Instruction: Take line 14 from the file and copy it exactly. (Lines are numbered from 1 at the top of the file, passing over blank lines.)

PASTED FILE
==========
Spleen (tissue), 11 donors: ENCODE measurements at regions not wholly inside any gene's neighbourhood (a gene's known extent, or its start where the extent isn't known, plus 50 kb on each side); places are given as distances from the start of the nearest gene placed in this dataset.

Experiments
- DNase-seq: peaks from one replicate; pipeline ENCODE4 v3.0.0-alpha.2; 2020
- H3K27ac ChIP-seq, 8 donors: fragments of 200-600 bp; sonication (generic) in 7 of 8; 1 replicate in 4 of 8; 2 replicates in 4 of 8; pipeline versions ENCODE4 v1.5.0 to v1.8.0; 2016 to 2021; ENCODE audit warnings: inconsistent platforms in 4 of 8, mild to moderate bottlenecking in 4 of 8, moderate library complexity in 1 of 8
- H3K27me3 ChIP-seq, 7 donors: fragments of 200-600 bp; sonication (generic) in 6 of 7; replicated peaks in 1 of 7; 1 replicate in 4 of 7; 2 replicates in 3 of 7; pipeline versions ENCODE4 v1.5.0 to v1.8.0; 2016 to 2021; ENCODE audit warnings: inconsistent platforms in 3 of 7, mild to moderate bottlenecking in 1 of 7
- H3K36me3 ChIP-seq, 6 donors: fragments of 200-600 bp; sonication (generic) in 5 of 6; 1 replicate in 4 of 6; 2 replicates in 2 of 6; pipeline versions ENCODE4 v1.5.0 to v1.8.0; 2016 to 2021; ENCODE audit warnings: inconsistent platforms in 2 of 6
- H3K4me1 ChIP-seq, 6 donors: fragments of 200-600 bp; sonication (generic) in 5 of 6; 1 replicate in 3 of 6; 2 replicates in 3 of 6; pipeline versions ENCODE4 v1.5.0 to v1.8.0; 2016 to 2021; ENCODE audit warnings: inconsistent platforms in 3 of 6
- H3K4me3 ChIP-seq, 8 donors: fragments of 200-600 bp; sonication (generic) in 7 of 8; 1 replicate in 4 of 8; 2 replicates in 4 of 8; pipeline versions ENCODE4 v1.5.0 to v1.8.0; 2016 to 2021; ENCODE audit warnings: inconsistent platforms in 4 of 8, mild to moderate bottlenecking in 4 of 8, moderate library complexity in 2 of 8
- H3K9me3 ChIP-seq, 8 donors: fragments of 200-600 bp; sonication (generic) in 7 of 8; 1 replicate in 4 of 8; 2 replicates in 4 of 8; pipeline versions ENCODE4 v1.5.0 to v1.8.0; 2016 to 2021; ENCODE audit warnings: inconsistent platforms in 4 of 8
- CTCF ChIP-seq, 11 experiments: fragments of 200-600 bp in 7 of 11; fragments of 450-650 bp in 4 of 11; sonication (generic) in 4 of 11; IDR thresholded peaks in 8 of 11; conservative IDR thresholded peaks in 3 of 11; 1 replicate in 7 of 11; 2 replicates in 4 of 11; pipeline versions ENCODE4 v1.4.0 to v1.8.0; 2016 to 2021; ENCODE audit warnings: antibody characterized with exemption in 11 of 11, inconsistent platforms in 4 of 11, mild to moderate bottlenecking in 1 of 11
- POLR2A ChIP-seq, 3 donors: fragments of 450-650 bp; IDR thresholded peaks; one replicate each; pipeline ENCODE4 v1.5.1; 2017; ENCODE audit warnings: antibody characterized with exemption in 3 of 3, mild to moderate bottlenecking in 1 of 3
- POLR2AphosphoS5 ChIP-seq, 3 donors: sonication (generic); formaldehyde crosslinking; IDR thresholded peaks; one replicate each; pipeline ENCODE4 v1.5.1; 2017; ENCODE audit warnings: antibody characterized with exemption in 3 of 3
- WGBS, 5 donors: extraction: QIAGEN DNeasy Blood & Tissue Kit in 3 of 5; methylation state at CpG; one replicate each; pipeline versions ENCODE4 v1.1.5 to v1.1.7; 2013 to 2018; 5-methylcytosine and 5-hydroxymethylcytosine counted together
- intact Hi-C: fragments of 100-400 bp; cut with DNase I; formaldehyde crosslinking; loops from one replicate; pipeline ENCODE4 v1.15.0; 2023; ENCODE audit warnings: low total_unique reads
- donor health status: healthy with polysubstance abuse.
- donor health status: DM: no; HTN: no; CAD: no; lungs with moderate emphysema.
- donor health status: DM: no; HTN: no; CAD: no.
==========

- intact Hi-C: fragments of 100-400 bp; cut with DNase I; formaldehyde crosslinking; loops from one replicate; pipeline ENCODE4 v1.15.0; 2023; ENCODE audit warnings: low total_unique reads